Phoenix water officials offer conservation tips to combat drought
Phoenix officials have held town halls to teach people how to conserve water amid the ongoing drought that's gripping the western U.S.
- The town halls are part of the first stage of the city's drought contingency plan.
Why it's important: The Colorado River is facing a severe shortage due to an ongoing megadrought that ranks as the region's worst in 1,200 years.
State of play: About two dozen residents attended one at Saguaro Library last week.
- Cynthia Campbell, the city's water resources management adviser, and Max Wilson, its water conservation coordinator, made several suggestions to help save on outdoor water usage.
What they're saying: Don't overwater plants. Even the "thirstiest" plants don't need to be watered more than once every three days if you do it long enough for the water to be absorbed by the roots.
- "We'd like you to at least not water more than grass needs in June," Wilson said.
- Every square foot of grass that you replace with xeriscaping — landscaping that requires little irrigation — can save 40-55 gallons of water per year.
Of note: 70% of homes' water usage is outdoors.
- You can text WHENTOWATER to 33222 to get monthly reminders from the city on how and when to water outside.
Yes, and: Check your home for indoor leaks at least four times a year, and fix any leaks you find within a week.
- Look for water or for stains that have repeatedly dried.
- Wilson said most leaks can be fixed with a few dollars' worth of supplies, a few minutes and instructions from a YouTube video.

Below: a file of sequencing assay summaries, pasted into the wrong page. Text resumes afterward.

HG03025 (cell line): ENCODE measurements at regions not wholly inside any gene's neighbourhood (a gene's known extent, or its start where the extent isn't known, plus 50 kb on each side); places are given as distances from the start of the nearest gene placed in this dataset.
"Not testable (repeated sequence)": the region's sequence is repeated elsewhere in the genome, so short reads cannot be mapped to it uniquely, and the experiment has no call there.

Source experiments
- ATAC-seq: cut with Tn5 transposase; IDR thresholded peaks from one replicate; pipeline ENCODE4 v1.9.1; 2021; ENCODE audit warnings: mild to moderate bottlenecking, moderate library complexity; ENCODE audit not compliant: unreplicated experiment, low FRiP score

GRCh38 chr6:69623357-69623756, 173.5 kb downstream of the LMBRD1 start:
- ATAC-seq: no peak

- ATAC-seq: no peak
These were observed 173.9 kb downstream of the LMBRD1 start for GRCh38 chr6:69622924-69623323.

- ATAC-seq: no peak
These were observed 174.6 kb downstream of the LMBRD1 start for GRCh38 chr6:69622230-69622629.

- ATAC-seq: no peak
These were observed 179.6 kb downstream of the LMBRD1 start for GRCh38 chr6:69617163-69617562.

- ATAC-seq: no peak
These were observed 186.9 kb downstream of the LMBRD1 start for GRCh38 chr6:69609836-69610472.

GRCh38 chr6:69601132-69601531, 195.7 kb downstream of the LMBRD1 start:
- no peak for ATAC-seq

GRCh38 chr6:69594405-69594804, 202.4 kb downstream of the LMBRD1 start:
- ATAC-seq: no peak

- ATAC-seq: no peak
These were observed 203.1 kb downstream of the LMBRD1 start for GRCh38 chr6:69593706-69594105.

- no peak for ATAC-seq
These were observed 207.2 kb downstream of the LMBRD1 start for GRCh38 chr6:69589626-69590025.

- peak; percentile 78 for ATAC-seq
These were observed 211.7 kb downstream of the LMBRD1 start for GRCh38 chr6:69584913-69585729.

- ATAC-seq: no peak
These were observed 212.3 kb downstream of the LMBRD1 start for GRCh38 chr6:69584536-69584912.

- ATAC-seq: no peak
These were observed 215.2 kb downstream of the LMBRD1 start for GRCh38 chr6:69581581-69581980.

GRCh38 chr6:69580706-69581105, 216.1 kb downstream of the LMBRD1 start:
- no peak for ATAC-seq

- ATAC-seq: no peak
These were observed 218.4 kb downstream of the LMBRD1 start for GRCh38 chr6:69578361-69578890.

- When you replace appliances that use water, get new ones that are more efficient.
Reality check: For now, the city has a water portfolio that Campbell described as "robust and diverse," with 58% of annual usage coming from the Salt and Verde rivers, 40% coming from the drought-depleted Colorado River, and 2% coming from groundwater, which she called the last resort because it's non-replenishable.
What we're watching: Campbell said the city uses less water now than it did in 2000 thanks to improvements in efficiency, but drought conditions could force it to take more drastic actions.
- Water rates are likely to go up next year as the city plans for future shortages.
- The city council will consider new conservation policies in the coming weeks, including efficiency standards for new homes.
- If conditions worsen, the city may have to look at options such as finding new water supplies or imposing mandatory restrictions.
How to participate: If you want to attend, the city is holding its final town hall at 6pm Wednesday at South Mountain Community College Library.
- You can also watch the city's water presentation online.
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